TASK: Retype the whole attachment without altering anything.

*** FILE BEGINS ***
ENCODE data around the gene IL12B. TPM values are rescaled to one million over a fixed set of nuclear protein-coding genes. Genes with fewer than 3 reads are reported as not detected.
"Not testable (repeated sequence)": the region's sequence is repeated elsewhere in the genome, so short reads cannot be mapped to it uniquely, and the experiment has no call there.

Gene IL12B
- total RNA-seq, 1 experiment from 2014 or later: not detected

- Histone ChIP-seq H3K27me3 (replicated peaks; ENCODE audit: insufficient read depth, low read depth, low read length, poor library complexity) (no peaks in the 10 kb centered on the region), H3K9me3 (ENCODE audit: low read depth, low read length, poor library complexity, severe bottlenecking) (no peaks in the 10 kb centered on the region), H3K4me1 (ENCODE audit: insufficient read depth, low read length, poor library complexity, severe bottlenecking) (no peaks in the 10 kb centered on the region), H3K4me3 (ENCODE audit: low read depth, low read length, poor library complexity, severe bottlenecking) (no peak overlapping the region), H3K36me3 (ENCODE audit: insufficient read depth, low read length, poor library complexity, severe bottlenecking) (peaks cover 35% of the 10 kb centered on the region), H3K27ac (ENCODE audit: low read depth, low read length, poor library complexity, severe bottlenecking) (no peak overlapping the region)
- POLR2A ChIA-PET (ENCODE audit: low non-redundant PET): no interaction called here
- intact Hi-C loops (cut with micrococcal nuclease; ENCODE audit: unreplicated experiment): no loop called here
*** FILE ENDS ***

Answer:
ENCODE data around the gene IL12B. TPM values are rescaled to one million over a fixed set of nuclear protein-coding genes. Genes with fewer than 3 reads are reported as not detected.
"Not testable (repeated sequence)": the region's sequence is repeated elsewhere in the genome, so short reads cannot be mapped to it uniquely, and the experiment has no call there.

Gene IL12B
- total RNA-seq, 1 experiment from 2014 or later: not detected

- Histone ChIP-seq H3K27me3 (replicated peaks; ENCODE audit: insufficient read depth, low read depth, low read length, poor library complexity) (no peaks in the 10 kb centered on the region), H3K9me3 (ENCODE audit: low read depth, low read length, poor library complexity, severe bottlenecking) (no peaks in the 10 kb centered on the region), H3K4me1 (ENCODE audit: insufficient read depth, low read length, poor library complexity, severe bottlenecking) (no peaks in the 10 kb centered on the region), H3K4me3 (ENCODE audit: low read depth, low read length, poor library complexity, severe bottlenecking) (no peak overlapping the region), H3K36me3 (ENCODE audit: insufficient read depth, low read length, poor library complexity, severe bottlenecking) (peaks cover 35% of the 10 kb centered on the region), H3K27ac (ENCODE audit: low read depth, low read length, poor library complexity, severe bottlenecking) (no peak overlapping the region)
- POLR2A ChIA-PET (ENCODE audit: low non-redundant PET): no interaction called here
- intact Hi-C loops (cut with micrococcal nuclease; ENCODE audit: unreplicated experiment): no loop called here